With rental costs and home prices both increasing, it’s become more challenging for renters to save for a down payment. How much so? Well, according to one recent analysis, the typical renter will have to save for nearly six and a half years to come up with a 20 percent down payment on a median-priced home. And, since the median home value is currently $216,000, depending on your prospective neighborhood, it could take even longer to save up for a house. Renters who aspire to homeownership shouldn’t get discouraged, though. Despite the fact that a 20 percent down payment is the standard amount recommended by financial experts, it is not a requirement in order to buy a house. In fact, depending on the particular terms of your mortgage, you can put down as little as 3 percent. In 2017, for example, 29 percent of first-time buyers had a down payment between 3 and 9 percent. That’s why it’s important to explore your options before deciding homeownership is out of reach. More here.
Home prices can be intimidating. Without some guidance and understanding, it’s easy to get confused about what a particular price will mean when all is said and done. Mortgage rates, taxes, insurance, and your income all play a role in how much house you can afford. So a simple price tag won’t always accurately reflect what that number means in terms of your monthly bills, the overall costs of homeownership, and how it all fits into your plans and goals. A price that is out of reach when mortgage rates are up becomes affordable when they fall. Naturally, the same is true for incomes. When wages grow, so does buying power. That’s why this year’s housing market is, in many ways, a race between prices, rates, and wages. If continued economic growth and job market gains boost buyers’ incomes and confidence in their employment status, it’ll help alleviate concerns about rising home prices. According to Freddie Mac’s most recent monthly outlook, it should be close. Though they expect affordability conditions to affect buyers, they also expect continued economic gains and job market improvement. All in all, they estimate there will be 5.9 million home sales this year, down only slightly from 6 million in 2016. In other words, prices and rates may have an effect but only a small one. More here.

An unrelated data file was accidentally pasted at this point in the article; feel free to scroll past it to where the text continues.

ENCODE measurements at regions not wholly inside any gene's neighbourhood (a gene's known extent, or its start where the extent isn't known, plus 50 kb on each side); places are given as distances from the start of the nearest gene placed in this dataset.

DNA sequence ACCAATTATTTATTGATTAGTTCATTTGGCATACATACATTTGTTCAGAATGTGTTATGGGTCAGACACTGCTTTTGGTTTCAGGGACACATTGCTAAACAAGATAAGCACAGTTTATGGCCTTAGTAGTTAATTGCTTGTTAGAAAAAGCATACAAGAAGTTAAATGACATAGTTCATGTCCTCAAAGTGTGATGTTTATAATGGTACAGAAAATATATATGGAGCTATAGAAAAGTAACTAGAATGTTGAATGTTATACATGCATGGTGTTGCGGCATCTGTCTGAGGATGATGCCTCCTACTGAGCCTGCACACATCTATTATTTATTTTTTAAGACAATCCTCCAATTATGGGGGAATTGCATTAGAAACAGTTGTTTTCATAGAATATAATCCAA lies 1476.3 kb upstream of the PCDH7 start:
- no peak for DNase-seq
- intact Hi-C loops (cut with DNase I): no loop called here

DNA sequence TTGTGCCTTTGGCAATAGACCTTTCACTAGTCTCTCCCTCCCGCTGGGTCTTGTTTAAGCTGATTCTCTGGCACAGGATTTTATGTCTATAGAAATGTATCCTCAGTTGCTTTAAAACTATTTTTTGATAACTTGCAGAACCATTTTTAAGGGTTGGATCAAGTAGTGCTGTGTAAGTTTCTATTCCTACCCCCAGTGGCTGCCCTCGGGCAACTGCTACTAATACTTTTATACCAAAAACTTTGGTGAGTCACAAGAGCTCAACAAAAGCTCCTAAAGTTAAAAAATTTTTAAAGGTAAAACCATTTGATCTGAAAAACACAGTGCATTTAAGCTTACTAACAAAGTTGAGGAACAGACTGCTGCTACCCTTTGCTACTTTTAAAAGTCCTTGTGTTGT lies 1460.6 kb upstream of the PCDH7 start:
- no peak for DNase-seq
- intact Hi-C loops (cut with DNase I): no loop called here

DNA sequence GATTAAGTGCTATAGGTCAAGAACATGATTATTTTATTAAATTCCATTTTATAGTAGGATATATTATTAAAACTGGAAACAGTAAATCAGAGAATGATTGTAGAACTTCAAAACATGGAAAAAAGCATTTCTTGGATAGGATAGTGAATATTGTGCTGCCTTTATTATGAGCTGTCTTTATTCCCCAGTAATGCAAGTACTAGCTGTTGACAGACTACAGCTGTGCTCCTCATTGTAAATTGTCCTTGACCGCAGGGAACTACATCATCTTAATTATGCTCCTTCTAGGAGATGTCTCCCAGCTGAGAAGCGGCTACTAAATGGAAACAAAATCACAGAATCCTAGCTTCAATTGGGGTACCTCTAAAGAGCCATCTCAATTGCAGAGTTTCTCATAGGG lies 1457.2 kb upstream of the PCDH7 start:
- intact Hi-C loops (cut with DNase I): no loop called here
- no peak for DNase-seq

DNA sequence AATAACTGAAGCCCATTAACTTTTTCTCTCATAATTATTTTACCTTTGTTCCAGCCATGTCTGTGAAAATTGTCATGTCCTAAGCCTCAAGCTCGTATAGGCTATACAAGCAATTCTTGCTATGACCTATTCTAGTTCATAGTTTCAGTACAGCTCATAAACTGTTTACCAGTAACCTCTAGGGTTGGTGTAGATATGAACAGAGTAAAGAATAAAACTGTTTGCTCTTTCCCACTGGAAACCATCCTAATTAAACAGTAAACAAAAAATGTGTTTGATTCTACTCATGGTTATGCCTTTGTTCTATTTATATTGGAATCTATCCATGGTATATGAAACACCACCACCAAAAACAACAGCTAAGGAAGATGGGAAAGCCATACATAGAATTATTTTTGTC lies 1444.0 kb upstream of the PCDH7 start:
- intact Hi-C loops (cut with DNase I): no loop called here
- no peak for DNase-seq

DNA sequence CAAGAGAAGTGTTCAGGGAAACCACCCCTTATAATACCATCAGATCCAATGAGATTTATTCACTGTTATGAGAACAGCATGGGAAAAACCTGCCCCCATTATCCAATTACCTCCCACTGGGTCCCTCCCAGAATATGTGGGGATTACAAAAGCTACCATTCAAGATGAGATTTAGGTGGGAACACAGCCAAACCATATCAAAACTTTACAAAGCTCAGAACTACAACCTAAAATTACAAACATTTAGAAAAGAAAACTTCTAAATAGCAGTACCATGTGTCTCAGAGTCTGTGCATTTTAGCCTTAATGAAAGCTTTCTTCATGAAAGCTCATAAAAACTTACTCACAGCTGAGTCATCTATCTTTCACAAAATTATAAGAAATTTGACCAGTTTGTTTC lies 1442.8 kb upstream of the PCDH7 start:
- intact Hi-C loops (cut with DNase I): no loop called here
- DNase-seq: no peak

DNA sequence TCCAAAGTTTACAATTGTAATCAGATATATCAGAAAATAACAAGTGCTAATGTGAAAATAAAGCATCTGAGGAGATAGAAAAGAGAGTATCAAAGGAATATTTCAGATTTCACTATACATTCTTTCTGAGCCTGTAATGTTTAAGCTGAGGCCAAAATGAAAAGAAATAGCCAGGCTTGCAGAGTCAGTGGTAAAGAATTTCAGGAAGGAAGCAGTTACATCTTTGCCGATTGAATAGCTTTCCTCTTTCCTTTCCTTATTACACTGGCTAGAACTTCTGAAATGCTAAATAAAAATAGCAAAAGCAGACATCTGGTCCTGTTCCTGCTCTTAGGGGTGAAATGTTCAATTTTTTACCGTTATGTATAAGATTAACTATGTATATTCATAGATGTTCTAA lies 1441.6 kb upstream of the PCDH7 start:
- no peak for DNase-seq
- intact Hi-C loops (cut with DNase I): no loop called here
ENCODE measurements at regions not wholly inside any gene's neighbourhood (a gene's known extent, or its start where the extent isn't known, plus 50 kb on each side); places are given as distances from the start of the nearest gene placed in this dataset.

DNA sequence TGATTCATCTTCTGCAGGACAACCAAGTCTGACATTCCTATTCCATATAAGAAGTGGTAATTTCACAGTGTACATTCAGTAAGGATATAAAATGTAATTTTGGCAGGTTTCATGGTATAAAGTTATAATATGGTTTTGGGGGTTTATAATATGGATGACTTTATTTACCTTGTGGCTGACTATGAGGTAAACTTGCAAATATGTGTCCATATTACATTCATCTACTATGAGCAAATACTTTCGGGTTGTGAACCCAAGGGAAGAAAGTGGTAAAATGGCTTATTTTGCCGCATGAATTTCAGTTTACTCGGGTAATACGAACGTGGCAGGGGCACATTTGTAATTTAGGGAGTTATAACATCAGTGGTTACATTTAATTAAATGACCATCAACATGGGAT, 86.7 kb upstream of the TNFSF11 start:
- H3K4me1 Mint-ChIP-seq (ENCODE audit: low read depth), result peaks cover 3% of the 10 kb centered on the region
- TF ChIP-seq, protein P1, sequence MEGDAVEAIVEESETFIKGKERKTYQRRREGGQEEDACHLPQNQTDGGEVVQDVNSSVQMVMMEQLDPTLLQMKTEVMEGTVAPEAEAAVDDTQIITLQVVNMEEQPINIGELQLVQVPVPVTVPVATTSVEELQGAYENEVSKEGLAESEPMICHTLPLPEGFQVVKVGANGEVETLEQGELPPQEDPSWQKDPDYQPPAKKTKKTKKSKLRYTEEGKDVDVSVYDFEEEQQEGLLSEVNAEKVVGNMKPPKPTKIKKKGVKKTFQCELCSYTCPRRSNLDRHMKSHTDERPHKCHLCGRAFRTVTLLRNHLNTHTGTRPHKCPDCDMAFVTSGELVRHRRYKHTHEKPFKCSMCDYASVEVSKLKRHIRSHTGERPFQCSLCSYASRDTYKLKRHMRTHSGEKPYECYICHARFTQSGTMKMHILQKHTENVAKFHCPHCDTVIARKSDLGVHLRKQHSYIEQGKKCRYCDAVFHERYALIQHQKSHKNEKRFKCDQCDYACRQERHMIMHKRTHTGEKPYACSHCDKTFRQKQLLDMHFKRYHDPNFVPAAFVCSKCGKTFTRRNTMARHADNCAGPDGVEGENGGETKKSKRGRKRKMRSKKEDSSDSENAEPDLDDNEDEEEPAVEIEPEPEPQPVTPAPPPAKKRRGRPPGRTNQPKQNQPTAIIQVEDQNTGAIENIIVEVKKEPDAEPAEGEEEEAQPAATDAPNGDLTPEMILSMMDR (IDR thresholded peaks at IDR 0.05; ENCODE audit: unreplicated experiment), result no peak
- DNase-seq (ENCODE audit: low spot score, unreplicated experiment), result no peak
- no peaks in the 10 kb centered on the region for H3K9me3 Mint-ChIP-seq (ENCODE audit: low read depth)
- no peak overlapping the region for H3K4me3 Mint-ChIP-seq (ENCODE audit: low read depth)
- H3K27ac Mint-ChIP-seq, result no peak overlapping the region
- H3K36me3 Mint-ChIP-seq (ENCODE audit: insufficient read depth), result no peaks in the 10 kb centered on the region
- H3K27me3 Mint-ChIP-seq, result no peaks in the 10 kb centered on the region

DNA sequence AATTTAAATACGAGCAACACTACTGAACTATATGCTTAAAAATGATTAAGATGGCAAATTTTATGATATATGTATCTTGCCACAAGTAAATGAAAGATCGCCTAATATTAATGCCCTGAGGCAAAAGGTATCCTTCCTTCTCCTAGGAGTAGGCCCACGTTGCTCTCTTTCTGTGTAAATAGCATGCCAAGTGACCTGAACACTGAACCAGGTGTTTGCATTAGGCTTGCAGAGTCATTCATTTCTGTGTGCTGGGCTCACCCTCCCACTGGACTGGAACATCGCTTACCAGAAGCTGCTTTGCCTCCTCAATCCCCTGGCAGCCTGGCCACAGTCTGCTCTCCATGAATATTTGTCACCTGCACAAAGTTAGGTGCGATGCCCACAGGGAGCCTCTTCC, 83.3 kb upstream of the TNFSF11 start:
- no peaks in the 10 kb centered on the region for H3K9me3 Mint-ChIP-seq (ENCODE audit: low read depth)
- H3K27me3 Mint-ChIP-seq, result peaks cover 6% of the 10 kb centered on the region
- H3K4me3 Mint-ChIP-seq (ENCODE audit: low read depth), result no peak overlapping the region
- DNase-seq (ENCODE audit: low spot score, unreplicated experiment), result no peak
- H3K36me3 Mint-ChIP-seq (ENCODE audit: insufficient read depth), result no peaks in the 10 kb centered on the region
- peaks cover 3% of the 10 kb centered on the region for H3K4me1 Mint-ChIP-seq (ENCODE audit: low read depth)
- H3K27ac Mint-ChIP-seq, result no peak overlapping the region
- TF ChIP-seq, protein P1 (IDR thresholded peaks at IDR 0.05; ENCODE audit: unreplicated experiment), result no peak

Home prices were up 5.6 percent year-over-year, according to the latest results from the S&P CoreLogic Case-Shiller U.S. National Home Price Indices. Considered the leading measure of U.S. home values, the index found prices relatively flat month-over-month but up on an annual basis. Seattle, Portland, and Denver reported the sharpest increases but, in total, eight of the 20 included cities saw greater gains than they did over the same period one year earlier. David M. Blitzer, managing director and chairman of the index committee at S&P Dow Jones Indices, says home prices have fully recovered after years of volatility. “With the S&P CoreLogic Case-Shiller National Home Price Index rising at about 5.5 percent annual rate over the last two-and-a-half years and having reached a new all-time high recently, one can argue that housing has recovered from the boom-bust cycle that began a dozen years ago,” Blitzer said in a press release. “The recovery has been supported by a few economic factors: low interest rates, falling unemployment, and consistent gains in per-capita disposable personal income.” Blitzer added that continued personal income and employment gains could boost demand for housing even further this year. More here.
Among the many different indexes tracking home prices across the country, the S&P Case-Shiller U.S. National Home Price Indices is considered the leading measure. Its nearly three decades of historical data make it a trusted source for gauging home price trends. According to the most recent release, the national index – which covers all nine U.S. census divisions – found home prices up 5.6 percent from where they were last year at the same time. But despite the annual gains, month-over-month results show values relatively flat from one month earlier. In fact, compared to the month before, national home prices rose less than 1 percent in October. That suggests home price increases are beginning to slow, which could be good news for buyers who are concerned about the recent upswing in mortgage rates. But, though prices may be showing signs of slowing, David M. Blitzer, managing director and chairman of the index committee at S&P Dow Jones Indices, says they’re still rising faster than incomes. “Home prices and the economy are both enjoying robust numbers,” Blitzer says. “However, mortgage interest rates rose in November and are expected to rise further as home prices continue to outpace gains in wages and personal incomes.” More here.